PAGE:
The second in a series of books about the World’s Worst Vampire, this Fang-tastic story also works as a standalone. Recommended for readers aged 7+
As the title neatly suggests Vlad, the youngest member of the Impaler family, is the World’s Worst Vampire. He’s scared of the dark, doesn’t like drinking blood and would much prefer to attend human school than learn the evil arts of his vampire family. In fact, he’s a total disappointment to both his parents. So much so, that they threaten to send him to Transylvania unless he learns to fly in the dark, masters the ancient vampire skill of mind-control and successfully collects one hundred different types of live spider. Vlad doesn’t see how he’ll manage any of these things but his human best-friend, Minxie, is determined to help. They just need to make sure that Grandpa Gory doesn’t catch them while they try and practise.
This is the second in a series of books so I was pleased to find that you don’t need to have read the first to enjoy Fang-tastic Friends. While book one must’ve set up the context and introduced the characters (for example, I assume this is where Vlad first sneaked out to join human school and made friends with Minxie), it’s easy enough to gather everything you need to know.
Vlad is instantly appealing and most young readers will easily identify with his struggles to please his parents. They’ll also recognise the characters in school from the kind but rather forceful Minxie to the irritating and self-absorbed school bully, Boz. I can also imagine a lot of giggles in the scene where Boz throws a tadpole at Vlad and quickly finds his own hair swarming with slimy tadpoles.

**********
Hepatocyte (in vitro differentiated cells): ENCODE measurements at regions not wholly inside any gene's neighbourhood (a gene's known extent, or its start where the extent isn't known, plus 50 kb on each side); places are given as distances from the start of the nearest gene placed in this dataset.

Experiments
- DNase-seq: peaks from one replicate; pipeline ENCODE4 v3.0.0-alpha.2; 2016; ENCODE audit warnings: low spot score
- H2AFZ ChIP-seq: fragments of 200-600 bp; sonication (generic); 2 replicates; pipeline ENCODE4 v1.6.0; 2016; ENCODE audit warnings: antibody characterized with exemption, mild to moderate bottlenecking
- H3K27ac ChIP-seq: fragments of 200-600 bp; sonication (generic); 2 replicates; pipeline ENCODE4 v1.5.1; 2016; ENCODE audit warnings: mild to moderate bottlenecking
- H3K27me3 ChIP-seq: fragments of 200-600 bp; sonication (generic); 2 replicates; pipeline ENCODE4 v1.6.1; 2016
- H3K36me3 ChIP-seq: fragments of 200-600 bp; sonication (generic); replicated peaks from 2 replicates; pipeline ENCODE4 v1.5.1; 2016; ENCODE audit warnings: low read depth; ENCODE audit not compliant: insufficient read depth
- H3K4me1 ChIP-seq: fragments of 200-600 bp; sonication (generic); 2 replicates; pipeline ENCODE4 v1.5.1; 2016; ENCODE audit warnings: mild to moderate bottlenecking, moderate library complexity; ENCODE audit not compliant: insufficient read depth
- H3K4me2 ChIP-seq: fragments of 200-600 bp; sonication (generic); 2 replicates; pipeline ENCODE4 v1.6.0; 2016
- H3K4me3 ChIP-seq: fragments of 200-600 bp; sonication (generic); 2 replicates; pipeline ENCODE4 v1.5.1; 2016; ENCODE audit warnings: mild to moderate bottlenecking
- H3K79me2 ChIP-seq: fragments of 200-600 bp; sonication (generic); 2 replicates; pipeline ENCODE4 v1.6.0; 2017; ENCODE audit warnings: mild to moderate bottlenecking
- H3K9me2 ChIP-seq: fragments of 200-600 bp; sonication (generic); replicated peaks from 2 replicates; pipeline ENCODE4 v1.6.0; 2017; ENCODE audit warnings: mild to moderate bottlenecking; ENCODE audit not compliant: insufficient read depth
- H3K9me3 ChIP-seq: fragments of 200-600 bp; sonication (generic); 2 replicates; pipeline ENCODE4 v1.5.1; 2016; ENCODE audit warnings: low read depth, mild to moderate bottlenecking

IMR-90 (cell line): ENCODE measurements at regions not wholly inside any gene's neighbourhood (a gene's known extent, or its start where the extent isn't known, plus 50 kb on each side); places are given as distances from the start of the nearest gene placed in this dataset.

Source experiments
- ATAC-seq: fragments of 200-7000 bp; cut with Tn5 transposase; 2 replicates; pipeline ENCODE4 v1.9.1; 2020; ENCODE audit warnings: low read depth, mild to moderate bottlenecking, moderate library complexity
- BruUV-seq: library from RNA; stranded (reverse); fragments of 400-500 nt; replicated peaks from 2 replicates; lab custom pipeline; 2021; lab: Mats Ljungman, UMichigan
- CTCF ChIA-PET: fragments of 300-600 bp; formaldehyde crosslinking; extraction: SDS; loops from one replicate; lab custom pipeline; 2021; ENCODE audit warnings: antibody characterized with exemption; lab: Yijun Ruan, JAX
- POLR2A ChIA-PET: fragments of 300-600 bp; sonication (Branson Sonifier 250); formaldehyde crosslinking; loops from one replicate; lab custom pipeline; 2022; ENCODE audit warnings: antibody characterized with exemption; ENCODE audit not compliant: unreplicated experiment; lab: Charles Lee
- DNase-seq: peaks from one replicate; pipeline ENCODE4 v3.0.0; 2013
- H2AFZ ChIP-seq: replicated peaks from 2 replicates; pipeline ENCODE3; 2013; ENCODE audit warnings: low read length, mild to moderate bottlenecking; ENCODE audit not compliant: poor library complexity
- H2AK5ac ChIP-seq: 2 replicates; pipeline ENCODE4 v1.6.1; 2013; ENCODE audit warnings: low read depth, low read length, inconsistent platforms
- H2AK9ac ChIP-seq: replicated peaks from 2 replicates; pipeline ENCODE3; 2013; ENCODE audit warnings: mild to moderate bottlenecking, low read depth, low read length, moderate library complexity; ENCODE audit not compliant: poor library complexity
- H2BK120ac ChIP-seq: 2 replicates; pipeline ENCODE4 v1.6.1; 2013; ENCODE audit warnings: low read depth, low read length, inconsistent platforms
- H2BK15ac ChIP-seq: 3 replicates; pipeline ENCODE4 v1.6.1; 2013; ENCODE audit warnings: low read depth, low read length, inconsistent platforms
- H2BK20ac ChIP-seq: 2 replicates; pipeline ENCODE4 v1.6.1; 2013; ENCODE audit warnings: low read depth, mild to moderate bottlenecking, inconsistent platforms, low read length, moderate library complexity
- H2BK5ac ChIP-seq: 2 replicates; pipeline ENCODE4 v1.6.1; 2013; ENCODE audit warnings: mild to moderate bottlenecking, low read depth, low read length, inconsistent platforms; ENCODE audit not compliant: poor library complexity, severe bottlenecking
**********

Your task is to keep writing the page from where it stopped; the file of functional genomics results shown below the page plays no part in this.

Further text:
Personally, however, I preferred the characters in the Impaler household. My favourite has to be Mulch who secretly provides Vlad with hot chocolate, pancakes, bacon and eggs and keeps his secret when he brings “curious creatures” (i.e. humans) home. Vlad’s pet bat, Flit, is also a fun – if very minor – character and I’m really hoping to read more about him in subsequent books.
While I’m always more drawn to the words than the pictures, Kathryn Durst’s black and white illustrations are the perfect complement to Anna Wilson’s writing. The characterisation in the expressions (including bat, Flit) is particularly impressive. My only gripe is that Vlad’s parents are almost too stereotypical and look almost exactly like the parents in the Addams Family.
If you enjoyed this, you should definitely check out book one – Vlad: The World’s Worst Vampire – or why not try one of Anna Wilson’s other books such at The Great Kitten Cake Off.